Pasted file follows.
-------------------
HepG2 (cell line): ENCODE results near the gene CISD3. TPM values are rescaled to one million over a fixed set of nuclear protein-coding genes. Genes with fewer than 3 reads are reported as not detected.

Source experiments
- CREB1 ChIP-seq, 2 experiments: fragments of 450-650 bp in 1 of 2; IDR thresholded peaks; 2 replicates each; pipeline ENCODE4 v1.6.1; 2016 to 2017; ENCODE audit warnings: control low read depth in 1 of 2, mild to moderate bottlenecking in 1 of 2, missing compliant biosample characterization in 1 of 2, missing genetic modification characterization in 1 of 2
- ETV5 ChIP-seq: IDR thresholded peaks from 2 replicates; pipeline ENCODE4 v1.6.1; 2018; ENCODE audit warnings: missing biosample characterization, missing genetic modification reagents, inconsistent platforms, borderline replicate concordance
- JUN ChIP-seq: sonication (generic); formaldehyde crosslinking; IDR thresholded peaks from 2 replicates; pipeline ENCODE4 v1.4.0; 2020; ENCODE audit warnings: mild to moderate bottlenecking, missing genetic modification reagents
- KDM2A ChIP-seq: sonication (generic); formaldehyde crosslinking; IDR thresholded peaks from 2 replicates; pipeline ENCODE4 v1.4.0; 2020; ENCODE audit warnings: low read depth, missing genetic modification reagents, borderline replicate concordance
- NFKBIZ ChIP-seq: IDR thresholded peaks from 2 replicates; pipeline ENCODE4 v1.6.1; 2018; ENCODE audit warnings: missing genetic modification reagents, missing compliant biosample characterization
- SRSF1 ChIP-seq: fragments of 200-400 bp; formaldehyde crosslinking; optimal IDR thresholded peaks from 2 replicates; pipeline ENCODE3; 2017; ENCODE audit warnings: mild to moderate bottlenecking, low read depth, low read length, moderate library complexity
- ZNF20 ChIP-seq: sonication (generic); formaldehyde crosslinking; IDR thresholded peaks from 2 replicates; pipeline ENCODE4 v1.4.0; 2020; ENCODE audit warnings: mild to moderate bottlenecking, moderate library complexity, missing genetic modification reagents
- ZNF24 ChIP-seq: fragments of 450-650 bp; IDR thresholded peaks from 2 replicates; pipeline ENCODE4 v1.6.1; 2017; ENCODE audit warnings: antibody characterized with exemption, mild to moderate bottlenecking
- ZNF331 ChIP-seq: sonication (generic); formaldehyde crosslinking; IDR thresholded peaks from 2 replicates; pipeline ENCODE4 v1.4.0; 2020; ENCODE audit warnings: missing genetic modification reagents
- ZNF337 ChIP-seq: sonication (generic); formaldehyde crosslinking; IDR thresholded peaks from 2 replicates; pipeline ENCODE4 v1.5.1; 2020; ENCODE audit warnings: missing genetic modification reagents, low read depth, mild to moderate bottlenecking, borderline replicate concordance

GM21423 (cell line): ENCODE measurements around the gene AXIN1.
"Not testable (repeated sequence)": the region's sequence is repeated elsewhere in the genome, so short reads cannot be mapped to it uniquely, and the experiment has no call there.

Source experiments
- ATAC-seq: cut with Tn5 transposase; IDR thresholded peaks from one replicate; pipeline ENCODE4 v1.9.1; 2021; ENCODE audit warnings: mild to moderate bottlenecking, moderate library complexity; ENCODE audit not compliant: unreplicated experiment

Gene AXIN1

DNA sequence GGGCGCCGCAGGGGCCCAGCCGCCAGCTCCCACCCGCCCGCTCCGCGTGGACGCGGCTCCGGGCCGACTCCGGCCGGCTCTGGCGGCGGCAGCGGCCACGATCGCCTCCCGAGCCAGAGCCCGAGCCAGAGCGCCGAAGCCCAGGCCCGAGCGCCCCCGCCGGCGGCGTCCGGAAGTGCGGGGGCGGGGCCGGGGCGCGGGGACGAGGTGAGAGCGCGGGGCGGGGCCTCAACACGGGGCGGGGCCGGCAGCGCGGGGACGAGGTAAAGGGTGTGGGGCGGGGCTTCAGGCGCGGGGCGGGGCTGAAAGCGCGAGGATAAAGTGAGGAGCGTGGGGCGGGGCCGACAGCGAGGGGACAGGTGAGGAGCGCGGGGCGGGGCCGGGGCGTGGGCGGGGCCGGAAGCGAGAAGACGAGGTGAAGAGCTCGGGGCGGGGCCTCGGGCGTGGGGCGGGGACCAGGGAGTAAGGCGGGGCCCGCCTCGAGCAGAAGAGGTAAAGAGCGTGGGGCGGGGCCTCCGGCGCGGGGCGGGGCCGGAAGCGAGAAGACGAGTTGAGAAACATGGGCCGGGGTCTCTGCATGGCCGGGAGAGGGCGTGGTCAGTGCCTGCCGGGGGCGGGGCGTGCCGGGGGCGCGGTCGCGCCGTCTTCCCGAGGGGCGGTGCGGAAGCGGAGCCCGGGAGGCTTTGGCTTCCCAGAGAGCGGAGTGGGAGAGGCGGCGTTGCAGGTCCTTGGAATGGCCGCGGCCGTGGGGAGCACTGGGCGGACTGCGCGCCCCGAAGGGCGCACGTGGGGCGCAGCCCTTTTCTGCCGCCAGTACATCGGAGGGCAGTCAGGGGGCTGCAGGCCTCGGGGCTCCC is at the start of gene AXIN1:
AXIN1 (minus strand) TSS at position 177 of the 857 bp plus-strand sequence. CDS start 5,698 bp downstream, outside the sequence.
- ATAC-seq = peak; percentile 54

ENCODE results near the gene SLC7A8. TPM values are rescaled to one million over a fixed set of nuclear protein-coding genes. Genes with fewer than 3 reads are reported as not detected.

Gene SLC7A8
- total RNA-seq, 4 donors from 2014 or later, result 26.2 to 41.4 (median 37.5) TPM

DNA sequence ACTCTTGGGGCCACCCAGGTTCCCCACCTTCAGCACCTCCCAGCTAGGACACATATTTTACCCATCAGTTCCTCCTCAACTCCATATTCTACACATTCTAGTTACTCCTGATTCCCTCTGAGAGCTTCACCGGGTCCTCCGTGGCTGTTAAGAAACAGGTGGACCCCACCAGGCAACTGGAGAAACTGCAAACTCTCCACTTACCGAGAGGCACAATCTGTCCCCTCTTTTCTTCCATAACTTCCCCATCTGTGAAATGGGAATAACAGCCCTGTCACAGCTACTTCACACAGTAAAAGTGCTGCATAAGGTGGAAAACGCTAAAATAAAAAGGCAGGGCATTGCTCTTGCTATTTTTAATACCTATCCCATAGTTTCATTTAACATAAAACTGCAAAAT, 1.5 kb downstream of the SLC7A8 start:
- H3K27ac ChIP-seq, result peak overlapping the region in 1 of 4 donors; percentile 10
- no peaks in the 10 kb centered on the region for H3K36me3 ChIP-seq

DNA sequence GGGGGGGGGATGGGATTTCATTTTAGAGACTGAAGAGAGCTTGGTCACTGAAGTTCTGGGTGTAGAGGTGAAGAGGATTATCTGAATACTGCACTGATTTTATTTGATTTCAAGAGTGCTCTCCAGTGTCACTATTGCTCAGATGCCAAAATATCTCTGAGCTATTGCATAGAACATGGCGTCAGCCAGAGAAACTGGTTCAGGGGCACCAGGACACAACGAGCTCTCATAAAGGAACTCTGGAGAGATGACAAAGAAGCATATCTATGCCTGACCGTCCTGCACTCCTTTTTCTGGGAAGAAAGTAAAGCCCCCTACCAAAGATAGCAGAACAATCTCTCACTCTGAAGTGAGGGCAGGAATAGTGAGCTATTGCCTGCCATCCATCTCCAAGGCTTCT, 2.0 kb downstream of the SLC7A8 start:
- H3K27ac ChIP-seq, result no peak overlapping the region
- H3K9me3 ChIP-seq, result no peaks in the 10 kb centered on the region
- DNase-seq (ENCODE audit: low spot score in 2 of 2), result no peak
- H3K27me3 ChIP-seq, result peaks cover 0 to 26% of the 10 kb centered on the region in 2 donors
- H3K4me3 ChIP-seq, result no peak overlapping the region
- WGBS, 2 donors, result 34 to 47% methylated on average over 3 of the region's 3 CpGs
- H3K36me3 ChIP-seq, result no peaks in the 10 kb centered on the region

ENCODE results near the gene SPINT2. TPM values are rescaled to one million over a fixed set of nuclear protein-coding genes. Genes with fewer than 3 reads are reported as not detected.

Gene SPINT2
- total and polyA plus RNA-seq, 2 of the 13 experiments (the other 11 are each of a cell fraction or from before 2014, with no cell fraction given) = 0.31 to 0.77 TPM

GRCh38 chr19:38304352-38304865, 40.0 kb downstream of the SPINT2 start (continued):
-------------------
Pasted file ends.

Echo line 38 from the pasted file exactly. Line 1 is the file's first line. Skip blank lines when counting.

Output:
GRCh38 chr19:38304352-38304865, 40.0 kb downstream of the SPINT2 start (continued):